“yew-leaved fork moss”
How to recognize Fissidens taxifolius: The fork mosses (genus Fissidens) are among the most distinctive of all bryophytes. Fissidens leaves, instead of being arranged in the typical tight spiral fashion, are strictly two-ranked. Moreover, the base of each leaf is split lengthwise, and forms two flap-like extensions that clasp the base of the leaf above it. This configuration, as it is reminiscent of the manner in which an equestrian’s legs clasp the horse being ridden, is termed “equitant.” The species taxifolius is fairly robust, and its leaves end in a prominent projecting tip, the extension of the midrib (costa). The leaf margin is crenulate and sometimes toothed toward the leaf tip, and the leaf cells are strongly mammillose and bulging.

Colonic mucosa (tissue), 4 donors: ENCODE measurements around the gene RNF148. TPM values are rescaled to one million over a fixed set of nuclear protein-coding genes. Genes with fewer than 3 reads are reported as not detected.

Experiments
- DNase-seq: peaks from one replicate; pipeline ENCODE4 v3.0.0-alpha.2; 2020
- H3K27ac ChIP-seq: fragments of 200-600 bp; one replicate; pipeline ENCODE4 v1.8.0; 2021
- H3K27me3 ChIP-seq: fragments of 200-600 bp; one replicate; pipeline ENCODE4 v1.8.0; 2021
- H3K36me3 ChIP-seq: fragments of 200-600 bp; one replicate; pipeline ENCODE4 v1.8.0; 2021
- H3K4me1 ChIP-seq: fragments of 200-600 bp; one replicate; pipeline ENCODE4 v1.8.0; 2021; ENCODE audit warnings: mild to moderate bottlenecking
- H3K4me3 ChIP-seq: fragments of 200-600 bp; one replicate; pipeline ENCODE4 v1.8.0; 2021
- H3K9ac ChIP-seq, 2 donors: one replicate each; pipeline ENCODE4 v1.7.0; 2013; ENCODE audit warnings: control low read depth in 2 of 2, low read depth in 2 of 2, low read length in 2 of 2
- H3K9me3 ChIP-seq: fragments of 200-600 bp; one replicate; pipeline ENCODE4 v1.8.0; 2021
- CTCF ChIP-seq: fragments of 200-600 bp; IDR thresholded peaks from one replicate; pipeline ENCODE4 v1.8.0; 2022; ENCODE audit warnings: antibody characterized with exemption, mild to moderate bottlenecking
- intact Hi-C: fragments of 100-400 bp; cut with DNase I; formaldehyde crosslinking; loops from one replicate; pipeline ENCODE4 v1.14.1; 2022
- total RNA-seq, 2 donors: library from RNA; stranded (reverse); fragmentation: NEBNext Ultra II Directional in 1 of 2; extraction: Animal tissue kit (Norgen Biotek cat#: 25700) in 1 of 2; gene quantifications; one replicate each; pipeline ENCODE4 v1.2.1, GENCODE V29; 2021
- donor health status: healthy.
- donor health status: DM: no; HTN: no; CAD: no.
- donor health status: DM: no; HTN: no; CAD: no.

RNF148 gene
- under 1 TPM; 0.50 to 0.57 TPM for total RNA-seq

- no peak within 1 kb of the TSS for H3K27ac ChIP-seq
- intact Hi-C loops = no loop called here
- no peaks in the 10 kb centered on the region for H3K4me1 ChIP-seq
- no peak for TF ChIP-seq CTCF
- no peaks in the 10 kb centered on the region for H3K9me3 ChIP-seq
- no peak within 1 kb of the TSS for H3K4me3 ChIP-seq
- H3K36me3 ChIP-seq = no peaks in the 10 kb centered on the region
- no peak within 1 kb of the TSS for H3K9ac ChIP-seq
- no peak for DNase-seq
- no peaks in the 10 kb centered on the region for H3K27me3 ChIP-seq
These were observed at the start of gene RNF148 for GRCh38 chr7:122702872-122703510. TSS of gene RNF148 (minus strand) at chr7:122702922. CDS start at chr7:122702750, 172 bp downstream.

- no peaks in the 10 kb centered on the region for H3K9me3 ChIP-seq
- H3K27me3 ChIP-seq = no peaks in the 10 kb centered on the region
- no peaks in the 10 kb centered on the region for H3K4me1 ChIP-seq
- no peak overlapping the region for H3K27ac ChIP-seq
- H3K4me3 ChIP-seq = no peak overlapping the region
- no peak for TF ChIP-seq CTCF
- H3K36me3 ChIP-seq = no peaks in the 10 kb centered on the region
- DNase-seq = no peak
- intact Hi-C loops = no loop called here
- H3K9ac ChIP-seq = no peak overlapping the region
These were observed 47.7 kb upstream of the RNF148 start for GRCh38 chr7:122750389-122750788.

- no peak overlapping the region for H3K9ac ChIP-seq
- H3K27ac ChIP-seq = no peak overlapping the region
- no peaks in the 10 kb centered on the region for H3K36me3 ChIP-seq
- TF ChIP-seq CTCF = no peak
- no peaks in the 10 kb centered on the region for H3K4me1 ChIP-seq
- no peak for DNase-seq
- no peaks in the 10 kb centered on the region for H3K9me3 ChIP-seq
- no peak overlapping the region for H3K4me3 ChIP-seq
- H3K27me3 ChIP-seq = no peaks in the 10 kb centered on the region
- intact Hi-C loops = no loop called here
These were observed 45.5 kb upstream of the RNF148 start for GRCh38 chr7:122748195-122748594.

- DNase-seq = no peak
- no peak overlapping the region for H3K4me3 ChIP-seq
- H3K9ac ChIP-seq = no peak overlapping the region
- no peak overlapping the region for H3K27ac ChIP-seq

Where to find Fissidens taxifolius: Yew-leaved fork moss is an especially common and widespread moss, found on bare soil in wooded areas.